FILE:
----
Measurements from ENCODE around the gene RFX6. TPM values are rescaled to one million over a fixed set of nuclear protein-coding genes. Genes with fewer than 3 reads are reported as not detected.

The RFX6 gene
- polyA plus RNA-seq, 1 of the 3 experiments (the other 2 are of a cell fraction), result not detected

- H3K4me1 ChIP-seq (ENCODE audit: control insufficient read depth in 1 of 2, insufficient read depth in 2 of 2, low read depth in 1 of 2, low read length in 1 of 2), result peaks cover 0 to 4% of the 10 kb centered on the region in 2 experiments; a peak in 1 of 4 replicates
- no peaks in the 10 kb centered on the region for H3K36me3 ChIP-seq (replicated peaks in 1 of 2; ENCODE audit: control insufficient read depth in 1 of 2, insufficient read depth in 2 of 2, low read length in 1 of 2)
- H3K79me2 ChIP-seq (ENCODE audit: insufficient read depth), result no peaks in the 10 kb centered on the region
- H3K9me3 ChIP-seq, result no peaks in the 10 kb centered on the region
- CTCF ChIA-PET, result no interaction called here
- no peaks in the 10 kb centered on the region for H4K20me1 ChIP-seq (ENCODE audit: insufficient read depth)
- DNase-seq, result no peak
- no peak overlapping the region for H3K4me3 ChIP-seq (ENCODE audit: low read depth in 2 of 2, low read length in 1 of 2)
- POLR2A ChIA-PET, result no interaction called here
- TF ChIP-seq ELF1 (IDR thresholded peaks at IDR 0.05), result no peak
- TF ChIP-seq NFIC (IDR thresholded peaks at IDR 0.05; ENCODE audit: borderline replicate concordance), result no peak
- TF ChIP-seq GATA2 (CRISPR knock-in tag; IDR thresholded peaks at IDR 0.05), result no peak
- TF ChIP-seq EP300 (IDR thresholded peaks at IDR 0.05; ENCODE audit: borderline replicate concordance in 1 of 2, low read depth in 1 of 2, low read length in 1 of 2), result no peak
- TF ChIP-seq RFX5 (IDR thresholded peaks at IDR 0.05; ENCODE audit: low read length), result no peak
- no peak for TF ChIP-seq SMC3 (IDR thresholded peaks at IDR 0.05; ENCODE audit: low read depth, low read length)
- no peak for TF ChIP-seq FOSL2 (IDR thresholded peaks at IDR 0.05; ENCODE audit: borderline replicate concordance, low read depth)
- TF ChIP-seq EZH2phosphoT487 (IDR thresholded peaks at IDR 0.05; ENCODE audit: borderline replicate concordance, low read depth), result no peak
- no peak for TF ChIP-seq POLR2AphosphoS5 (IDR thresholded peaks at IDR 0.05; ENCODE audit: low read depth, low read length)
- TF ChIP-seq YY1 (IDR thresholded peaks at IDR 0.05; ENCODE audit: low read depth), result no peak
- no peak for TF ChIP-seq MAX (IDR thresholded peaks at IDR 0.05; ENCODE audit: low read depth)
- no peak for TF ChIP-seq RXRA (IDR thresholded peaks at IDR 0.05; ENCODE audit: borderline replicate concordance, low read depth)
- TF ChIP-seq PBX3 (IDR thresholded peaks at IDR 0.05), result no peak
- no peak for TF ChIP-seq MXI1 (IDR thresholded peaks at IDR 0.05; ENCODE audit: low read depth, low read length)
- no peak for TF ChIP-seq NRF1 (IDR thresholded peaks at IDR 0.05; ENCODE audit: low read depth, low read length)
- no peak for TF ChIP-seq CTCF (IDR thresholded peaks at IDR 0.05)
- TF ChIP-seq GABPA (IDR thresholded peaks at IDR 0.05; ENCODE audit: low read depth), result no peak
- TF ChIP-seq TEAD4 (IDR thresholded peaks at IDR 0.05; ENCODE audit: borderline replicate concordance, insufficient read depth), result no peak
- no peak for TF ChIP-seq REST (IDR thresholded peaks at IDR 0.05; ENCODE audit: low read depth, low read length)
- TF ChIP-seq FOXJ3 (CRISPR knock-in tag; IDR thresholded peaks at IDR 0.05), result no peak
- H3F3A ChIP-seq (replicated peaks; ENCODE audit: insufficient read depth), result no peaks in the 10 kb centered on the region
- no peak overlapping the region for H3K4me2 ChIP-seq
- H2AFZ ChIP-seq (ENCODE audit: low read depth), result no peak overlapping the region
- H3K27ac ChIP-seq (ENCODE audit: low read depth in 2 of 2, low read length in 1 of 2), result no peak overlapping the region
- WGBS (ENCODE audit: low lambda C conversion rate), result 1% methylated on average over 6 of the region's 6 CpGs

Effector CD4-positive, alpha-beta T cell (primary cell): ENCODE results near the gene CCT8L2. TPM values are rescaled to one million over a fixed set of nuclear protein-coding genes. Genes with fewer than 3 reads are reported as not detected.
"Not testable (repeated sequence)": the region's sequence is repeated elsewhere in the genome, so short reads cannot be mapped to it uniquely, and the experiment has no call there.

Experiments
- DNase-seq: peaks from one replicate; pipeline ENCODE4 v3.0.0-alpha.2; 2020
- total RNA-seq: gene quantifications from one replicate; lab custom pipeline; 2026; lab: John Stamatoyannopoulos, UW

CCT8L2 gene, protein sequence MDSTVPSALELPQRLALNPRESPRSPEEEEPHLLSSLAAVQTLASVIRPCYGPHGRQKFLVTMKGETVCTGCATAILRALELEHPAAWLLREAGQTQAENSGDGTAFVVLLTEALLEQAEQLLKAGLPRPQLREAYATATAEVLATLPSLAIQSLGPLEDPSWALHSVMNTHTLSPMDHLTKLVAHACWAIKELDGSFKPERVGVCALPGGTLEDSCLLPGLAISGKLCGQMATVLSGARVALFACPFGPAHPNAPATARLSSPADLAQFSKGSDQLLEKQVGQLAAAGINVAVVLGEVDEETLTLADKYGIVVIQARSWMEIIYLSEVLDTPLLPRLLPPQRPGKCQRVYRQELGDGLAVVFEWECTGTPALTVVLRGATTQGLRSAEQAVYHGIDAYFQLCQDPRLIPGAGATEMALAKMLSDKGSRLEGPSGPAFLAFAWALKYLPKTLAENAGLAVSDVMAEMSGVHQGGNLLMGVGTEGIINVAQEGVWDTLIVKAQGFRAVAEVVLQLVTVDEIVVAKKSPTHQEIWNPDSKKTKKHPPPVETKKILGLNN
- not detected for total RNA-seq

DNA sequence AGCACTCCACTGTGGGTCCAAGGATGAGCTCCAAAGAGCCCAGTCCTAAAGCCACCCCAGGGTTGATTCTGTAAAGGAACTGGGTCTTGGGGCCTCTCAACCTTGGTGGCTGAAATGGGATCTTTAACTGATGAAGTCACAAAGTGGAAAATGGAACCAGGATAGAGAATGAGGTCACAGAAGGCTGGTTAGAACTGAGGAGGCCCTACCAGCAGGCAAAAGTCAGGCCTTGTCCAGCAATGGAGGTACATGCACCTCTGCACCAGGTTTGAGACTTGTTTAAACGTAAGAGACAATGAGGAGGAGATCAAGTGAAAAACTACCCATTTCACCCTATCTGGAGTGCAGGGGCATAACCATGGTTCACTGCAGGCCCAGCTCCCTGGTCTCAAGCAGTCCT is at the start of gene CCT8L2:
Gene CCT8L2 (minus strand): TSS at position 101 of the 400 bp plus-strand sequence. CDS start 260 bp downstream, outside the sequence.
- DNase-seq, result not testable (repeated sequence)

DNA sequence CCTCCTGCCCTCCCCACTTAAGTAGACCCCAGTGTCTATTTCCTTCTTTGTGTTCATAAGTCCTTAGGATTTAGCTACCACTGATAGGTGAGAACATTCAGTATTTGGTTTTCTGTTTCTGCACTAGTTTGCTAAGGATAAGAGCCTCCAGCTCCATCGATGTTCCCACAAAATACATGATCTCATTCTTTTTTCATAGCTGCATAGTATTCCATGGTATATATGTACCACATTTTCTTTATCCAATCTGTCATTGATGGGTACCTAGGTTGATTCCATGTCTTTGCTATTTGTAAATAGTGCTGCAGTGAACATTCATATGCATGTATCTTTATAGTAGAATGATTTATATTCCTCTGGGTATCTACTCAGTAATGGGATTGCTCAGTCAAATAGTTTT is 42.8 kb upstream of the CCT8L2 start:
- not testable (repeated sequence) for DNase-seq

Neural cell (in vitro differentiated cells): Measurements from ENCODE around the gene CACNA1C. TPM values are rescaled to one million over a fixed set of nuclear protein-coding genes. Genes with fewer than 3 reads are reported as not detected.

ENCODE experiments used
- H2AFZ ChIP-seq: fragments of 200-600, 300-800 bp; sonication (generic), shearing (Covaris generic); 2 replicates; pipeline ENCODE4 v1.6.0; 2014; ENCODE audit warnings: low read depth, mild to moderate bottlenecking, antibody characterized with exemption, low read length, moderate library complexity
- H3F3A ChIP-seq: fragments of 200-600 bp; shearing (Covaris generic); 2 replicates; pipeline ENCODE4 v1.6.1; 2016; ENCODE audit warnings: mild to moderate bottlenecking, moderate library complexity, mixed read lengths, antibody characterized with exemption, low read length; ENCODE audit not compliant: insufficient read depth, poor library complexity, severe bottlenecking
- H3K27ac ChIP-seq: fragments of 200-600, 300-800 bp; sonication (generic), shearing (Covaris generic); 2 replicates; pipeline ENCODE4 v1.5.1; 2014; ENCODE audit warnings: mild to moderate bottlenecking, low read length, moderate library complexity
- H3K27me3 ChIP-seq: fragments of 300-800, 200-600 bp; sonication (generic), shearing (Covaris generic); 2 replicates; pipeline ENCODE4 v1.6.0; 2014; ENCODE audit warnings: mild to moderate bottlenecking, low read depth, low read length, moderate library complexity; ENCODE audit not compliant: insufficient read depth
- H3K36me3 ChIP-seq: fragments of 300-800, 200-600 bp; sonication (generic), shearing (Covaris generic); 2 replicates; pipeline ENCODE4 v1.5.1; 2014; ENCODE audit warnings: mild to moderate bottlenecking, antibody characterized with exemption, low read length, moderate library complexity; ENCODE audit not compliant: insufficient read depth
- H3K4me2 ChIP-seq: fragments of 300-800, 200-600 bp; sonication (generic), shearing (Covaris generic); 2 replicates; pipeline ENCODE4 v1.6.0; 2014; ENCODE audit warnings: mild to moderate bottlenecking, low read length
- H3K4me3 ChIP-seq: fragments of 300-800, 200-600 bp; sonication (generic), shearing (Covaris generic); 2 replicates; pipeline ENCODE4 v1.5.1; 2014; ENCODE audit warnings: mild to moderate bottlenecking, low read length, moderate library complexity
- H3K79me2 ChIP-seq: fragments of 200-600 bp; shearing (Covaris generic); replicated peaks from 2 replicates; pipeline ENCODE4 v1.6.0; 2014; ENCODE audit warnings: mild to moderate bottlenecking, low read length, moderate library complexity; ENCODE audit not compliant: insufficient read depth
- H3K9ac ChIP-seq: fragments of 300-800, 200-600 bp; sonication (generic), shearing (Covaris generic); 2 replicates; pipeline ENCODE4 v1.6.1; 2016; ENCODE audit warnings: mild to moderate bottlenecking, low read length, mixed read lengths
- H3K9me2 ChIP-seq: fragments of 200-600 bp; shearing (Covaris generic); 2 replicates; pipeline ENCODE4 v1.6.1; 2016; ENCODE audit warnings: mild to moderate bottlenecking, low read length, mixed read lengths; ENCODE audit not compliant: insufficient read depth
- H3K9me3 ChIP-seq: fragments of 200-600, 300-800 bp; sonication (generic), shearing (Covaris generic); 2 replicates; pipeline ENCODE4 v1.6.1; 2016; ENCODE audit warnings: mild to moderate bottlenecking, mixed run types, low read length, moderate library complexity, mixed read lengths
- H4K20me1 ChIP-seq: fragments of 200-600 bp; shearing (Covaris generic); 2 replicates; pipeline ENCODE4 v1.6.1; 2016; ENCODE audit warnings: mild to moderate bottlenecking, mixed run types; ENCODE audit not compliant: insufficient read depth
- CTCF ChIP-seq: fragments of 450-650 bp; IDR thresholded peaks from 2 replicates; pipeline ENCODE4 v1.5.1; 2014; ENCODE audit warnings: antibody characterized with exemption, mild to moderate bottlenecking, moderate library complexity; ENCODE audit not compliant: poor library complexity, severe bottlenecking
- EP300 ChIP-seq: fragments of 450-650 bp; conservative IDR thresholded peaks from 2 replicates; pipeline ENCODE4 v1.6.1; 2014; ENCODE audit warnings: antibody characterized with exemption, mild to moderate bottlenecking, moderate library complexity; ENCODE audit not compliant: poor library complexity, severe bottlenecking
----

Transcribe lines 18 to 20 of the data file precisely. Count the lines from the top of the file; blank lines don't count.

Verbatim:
- no peak for TF ChIP-seq SMC3 (IDR thresholded peaks at IDR 0.05; ENCODE audit: low read depth, low read length)
- no peak for TF ChIP-seq FOSL2 (IDR thresholded peaks at IDR 0.05; ENCODE audit: borderline replicate concordance, low read depth)
- TF ChIP-seq EZH2phosphoT487 (IDR thresholded peaks at IDR 0.05; ENCODE audit: borderline replicate concordance, low read depth), result no peak